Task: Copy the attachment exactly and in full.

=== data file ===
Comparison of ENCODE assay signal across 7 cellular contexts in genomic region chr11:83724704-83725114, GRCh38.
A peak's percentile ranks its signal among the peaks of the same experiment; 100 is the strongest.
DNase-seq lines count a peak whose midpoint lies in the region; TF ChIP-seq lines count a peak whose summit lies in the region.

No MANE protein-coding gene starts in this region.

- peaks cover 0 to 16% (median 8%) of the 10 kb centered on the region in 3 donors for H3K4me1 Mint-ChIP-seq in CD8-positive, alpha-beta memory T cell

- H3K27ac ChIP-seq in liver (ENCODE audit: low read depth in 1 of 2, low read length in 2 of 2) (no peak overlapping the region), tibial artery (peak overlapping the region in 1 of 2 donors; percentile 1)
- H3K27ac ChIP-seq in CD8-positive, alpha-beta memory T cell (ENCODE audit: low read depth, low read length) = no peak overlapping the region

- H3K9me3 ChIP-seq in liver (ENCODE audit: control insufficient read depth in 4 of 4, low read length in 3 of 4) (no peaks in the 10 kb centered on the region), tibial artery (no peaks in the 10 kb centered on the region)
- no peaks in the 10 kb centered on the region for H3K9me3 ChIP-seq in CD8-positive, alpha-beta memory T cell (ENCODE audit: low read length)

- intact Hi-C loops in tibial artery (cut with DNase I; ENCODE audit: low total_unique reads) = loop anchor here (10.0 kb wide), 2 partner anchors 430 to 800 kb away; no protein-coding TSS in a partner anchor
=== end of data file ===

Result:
Comparison of ENCODE assay signal across 7 cellular contexts in genomic region chr11:83724704-83725114, GRCh38.
A peak's percentile ranks its signal among the peaks of the same experiment; 100 is the strongest.
DNase-seq lines count a peak whose midpoint lies in the region; TF ChIP-seq lines count a peak whose summit lies in the region.

No MANE protein-coding gene starts in this region.

- peaks cover 0 to 16% (median 8%) of the 10 kb centered on the region in 3 donors for H3K4me1 Mint-ChIP-seq in CD8-positive, alpha-beta memory T cell

- H3K27ac ChIP-seq in liver (ENCODE audit: low read depth in 1 of 2, low read length in 2 of 2) (no peak overlapping the region), tibial artery (peak overlapping the region in 1 of 2 donors; percentile 1)
- H3K27ac ChIP-seq in CD8-positive, alpha-beta memory T cell (ENCODE audit: low read depth, low read length) = no peak overlapping the region

- H3K9me3 ChIP-seq in liver (ENCODE audit: control insufficient read depth in 4 of 4, low read length in 3 of 4) (no peaks in the 10 kb centered on the region), tibial artery (no peaks in the 10 kb centered on the region)
- no peaks in the 10 kb centered on the region for H3K9me3 ChIP-seq in CD8-positive, alpha-beta memory T cell (ENCODE audit: low read length)

- intact Hi-C loops in tibial artery (cut with DNase I; ENCODE audit: low total_unique reads) = loop anchor here (10.0 kb wide), 2 partner anchors 430 to 800 kb away; no protein-coding TSS in a partner anchor